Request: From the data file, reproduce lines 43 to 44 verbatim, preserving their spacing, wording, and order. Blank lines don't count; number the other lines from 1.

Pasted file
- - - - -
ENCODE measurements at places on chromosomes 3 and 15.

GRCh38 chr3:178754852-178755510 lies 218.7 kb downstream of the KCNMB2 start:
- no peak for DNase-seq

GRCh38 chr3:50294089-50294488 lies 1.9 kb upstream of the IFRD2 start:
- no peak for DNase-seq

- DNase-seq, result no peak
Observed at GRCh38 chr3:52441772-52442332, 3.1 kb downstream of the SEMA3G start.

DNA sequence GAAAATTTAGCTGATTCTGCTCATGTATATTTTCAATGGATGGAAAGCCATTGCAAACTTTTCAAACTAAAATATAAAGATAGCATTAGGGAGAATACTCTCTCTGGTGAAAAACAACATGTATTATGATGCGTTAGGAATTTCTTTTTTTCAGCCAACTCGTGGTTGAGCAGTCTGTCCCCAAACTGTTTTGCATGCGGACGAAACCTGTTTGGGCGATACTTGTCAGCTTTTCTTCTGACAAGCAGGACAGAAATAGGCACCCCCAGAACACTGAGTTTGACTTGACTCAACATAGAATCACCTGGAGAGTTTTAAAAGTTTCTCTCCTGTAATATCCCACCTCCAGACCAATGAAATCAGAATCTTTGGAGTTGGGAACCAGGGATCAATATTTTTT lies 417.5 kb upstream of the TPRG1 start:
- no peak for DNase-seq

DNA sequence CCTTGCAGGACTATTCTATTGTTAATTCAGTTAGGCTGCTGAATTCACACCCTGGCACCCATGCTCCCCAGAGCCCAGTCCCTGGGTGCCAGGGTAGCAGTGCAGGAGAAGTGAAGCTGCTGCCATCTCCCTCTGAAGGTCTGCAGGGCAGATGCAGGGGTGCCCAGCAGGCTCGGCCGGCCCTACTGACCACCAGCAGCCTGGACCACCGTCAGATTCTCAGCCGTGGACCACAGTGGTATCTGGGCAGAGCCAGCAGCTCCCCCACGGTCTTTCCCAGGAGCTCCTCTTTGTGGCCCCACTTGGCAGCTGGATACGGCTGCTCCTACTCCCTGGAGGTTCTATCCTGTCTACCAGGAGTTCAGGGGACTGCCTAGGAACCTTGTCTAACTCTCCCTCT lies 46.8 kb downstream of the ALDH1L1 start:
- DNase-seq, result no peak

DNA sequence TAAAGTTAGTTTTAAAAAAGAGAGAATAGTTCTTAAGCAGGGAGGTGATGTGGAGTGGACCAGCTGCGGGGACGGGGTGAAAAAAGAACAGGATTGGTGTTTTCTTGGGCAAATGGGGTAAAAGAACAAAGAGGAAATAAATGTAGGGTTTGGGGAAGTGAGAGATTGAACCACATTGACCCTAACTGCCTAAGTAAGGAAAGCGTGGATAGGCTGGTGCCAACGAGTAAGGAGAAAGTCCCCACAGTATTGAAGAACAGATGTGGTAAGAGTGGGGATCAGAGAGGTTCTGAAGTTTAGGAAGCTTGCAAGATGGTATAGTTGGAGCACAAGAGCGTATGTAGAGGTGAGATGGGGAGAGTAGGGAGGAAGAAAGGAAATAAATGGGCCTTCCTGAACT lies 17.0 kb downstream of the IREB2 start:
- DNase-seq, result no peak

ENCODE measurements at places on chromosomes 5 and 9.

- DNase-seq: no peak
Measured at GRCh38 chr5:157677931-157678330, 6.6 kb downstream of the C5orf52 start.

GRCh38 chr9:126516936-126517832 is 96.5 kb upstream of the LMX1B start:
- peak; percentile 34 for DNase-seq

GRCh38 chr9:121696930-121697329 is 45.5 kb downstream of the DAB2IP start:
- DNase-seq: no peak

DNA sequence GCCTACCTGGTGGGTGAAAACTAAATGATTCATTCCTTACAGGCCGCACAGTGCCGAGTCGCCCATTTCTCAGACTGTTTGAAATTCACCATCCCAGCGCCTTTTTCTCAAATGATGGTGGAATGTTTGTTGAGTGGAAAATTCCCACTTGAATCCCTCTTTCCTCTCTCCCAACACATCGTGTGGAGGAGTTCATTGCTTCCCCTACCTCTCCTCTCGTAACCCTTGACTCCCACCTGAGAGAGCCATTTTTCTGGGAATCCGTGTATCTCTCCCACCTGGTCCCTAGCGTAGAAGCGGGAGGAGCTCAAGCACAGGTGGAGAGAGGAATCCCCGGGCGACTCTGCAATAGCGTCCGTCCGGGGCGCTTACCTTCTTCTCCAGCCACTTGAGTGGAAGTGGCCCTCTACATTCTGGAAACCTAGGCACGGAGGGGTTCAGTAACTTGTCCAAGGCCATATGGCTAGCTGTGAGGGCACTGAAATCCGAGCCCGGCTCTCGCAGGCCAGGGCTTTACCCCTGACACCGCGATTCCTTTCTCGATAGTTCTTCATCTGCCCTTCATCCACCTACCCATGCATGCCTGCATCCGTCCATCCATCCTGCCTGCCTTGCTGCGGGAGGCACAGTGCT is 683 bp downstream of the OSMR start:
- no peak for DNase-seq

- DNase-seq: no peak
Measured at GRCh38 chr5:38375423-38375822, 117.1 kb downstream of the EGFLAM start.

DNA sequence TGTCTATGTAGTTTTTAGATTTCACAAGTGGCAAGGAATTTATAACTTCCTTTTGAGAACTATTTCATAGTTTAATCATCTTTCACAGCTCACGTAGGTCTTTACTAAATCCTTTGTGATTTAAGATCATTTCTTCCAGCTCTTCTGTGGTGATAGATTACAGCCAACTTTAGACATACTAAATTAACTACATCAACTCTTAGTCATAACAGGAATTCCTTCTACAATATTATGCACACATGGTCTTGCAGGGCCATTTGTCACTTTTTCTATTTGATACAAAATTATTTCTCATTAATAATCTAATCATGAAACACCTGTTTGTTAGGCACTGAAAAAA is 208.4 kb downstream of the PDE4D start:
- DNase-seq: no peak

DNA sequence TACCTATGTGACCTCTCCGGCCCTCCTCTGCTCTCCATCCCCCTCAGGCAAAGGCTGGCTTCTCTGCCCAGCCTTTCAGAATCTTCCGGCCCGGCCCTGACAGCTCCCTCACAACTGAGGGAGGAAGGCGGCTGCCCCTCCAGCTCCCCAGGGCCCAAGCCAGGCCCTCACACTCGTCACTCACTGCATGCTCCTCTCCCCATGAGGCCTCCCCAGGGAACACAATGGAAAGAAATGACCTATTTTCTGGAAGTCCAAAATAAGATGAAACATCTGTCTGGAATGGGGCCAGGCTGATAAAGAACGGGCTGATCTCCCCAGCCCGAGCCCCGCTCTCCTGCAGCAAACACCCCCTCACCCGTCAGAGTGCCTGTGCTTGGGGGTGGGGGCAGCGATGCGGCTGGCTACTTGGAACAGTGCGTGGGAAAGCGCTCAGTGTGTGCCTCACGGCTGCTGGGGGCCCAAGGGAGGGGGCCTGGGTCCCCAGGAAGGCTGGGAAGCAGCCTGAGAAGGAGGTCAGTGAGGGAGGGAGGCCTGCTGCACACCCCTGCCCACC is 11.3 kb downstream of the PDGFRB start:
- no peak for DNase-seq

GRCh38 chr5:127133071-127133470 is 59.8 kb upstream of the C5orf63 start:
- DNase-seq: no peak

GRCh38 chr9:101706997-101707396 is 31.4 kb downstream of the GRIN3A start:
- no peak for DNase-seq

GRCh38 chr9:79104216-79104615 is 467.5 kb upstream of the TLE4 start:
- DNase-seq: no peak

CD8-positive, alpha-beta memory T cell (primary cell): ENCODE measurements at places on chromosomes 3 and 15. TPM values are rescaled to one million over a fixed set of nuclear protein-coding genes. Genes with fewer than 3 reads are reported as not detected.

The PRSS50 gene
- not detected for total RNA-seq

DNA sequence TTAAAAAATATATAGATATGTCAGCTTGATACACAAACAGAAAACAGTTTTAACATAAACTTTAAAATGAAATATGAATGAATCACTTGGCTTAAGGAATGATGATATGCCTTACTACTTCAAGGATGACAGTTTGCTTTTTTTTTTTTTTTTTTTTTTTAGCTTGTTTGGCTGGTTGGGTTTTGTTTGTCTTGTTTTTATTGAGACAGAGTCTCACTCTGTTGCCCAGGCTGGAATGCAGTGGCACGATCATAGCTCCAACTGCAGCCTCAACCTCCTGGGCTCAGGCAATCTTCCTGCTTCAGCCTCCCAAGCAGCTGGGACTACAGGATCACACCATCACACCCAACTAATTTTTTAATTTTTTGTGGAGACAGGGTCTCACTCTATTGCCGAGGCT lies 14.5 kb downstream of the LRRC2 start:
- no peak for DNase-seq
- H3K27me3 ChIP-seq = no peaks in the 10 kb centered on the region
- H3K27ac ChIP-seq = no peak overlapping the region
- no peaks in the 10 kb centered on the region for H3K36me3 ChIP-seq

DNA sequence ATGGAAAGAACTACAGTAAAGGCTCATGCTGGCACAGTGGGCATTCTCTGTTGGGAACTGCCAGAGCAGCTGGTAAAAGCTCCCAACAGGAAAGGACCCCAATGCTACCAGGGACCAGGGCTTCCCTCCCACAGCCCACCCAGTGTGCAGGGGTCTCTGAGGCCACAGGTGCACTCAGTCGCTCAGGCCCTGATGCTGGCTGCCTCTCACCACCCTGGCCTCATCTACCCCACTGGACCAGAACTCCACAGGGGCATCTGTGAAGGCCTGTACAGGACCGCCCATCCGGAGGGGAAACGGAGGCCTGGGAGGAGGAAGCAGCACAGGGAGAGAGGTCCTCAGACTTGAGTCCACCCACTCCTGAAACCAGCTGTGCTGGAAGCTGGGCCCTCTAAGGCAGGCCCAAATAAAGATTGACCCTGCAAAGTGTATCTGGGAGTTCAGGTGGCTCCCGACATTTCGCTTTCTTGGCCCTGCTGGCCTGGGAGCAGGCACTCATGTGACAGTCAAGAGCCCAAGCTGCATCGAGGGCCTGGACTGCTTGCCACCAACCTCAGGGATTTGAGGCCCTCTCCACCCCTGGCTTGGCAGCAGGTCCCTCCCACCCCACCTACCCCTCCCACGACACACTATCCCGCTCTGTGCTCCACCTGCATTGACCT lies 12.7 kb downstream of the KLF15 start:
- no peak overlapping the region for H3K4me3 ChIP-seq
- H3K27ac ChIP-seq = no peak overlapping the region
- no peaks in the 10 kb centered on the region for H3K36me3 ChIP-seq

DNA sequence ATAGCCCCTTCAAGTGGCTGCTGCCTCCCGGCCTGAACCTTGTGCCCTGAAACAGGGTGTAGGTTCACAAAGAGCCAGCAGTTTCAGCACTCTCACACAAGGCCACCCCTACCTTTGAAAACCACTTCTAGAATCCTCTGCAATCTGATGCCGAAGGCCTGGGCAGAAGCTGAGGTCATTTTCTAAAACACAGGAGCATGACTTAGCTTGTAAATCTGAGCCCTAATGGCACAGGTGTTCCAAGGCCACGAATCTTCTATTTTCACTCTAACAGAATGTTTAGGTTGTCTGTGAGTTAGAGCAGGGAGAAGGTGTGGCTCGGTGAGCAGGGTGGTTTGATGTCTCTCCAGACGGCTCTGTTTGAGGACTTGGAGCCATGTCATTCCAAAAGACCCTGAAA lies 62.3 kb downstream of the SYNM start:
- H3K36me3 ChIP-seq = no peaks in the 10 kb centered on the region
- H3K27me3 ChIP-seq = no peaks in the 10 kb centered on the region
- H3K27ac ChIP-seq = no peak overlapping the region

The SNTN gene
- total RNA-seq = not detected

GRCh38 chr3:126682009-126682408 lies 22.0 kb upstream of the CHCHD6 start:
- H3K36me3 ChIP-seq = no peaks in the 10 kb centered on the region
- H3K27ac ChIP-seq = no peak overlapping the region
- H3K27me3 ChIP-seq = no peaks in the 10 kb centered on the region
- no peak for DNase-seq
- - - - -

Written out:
DNA sequence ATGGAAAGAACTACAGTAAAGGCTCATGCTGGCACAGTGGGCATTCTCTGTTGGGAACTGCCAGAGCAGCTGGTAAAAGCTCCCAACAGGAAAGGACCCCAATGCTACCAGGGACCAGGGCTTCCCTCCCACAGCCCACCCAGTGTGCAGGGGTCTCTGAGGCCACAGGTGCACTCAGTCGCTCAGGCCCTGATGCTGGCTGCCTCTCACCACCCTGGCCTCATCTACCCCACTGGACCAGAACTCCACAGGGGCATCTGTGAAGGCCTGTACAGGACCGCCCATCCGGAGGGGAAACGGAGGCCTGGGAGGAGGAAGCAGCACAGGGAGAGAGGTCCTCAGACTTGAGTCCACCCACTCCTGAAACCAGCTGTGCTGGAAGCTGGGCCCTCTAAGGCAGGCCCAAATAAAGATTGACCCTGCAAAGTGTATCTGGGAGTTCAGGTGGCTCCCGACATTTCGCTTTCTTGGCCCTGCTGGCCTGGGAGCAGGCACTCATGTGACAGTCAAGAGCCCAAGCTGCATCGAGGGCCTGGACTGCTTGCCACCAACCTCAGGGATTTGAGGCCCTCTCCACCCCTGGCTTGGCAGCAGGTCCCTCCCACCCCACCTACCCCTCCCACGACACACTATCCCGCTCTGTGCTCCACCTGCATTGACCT lies 12.7 kb downstream of the KLF15 start:
- no peak overlapping the region for H3K4me3 ChIP-seq